4. A user should be able to easily opt-out from any service or uninstall a software program at any time, with that action being final and persistent, removing all traces of the software and fully unsubscribing from any associated service.

Users expect their computers to respond to their commands. They expect that when they choose to uninstall a program using either the program's uninstall function or the operating system's uninstall function, that it will then be uninstalled fully, leaving no trace of itself on the computer. Unfortunately, this is often not the case, as many software applications that have trial periods will leave traces of themselves on the system in order to stop people from installing the trial, uninstalling it when the trial period is over, then reinstalling the software to exact another trial period. Examples include the RSS reader FeedDemon and many applications that come pre-installed on new consumer computers [Krazit, 2006,Moise, 2004,My Digital Life, 2006]. Some software and service trials take the credit card information of the user at the beginning and, after the trial is complete, automatically start charging the user for the software or service, even if the user does not use it. The movie service Movieland is one such example: it would charge users a monthly fee unless it was explicitly cancelled within the three day ``free trial'', without giving users an opportunity to opt-out before the charges began [McMillan, 2006]. The expectation of full control is fully backed by several recommendations from various sources: the EFF states that a user choice to opt-out from a service should be both available and persistent, that is, that once a user has opted out, there should be no further requests for confirmation of the user's choice [Electronic Frontier Foundation, 2008]. Other sources state the expectation for software to be easily and simply removable [Gibson, 2008,Google, Inc., 2006]; that if the software is exited or shut down, that it exits completely, and doesn't continue to run services in the background [Black Hill Software, 2007]; and that management of software (preferences, installation and uninstallation, etc.) conform to the operating systems standards (for example, the Control Panel of Microsoft Windows OS, and the ``drag and drop'' disk image format and Preferences pane for Mac OS X) [IEEE Software and Systems Engineering Standards Committee, 2001].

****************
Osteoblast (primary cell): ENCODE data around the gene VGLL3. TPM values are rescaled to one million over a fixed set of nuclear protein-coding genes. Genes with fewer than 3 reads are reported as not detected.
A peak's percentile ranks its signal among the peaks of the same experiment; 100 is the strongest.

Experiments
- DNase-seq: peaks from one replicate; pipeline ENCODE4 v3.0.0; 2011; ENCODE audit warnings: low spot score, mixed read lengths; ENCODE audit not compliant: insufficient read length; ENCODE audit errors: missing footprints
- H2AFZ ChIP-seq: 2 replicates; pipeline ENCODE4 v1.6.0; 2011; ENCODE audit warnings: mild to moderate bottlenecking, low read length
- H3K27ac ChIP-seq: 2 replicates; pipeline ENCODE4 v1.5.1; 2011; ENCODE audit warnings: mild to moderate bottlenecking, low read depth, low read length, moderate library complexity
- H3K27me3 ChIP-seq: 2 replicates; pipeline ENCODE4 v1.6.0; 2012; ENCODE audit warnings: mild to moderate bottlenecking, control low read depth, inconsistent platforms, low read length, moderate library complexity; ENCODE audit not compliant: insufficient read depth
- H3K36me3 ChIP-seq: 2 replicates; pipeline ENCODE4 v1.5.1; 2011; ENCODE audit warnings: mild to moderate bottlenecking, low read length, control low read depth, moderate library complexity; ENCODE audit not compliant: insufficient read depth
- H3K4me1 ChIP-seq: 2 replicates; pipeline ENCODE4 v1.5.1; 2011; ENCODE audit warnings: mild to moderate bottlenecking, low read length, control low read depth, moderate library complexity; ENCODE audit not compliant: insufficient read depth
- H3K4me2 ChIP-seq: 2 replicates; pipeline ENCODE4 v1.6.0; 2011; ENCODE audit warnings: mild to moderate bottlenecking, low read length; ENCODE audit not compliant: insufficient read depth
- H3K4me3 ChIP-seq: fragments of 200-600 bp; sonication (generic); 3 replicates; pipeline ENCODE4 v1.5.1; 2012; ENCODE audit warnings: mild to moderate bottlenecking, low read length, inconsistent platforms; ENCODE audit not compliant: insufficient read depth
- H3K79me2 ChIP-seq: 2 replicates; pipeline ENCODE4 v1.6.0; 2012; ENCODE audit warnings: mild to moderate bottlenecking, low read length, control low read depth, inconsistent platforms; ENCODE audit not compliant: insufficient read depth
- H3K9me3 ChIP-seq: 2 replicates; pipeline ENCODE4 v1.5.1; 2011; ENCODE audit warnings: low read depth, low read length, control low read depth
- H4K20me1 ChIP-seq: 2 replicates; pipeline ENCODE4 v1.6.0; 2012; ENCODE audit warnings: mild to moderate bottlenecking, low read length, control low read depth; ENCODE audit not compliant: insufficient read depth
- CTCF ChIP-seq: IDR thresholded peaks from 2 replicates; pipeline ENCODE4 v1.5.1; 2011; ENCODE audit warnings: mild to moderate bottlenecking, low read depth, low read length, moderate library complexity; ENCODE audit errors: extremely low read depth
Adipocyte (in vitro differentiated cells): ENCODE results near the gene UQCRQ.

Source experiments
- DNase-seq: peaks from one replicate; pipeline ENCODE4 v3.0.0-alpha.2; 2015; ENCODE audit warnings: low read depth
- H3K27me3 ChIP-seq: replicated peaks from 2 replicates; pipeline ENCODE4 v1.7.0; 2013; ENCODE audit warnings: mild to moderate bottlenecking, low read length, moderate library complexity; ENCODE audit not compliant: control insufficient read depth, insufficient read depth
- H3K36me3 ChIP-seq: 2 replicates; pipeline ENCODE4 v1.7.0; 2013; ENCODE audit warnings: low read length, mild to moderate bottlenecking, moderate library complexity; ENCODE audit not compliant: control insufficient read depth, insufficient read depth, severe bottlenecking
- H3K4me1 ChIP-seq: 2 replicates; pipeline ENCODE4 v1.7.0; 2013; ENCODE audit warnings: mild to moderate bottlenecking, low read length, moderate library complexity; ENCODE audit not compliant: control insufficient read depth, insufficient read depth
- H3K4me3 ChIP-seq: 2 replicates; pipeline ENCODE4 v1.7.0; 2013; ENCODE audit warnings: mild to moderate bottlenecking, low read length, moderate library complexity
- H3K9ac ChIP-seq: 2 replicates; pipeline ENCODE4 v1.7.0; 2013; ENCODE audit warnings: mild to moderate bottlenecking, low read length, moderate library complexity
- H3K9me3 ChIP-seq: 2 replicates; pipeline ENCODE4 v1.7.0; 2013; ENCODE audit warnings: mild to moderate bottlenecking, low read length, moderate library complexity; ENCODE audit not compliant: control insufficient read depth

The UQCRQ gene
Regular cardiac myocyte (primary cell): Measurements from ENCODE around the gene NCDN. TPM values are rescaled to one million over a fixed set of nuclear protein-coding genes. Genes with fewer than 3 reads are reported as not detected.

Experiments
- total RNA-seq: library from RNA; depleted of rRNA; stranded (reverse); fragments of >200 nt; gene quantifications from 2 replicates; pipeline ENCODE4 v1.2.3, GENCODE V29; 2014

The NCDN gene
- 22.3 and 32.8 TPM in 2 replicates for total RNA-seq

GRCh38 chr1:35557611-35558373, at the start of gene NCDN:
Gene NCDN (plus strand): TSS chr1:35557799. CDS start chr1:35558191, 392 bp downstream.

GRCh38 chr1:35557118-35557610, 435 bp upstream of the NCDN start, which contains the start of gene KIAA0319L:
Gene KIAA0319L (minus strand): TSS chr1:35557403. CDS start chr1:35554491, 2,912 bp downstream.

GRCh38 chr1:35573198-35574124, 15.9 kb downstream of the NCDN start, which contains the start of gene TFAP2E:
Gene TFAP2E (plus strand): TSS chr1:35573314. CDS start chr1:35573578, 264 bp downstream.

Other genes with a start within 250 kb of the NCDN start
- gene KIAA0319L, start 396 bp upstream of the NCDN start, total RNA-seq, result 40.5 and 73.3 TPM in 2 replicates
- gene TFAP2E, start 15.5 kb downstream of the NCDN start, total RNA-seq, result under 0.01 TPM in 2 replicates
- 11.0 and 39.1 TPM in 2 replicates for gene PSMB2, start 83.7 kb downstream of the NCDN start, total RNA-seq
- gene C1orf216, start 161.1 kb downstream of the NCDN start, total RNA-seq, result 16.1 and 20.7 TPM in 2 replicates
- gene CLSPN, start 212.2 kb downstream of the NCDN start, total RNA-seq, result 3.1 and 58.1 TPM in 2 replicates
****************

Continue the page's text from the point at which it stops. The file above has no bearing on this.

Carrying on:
Similarly to expectation 3, there would be little need to waive this expectation. However, there could be some situations where removing all traces of the software could leave the computer operating system unstable, so in that circumstance this expectation could be waived.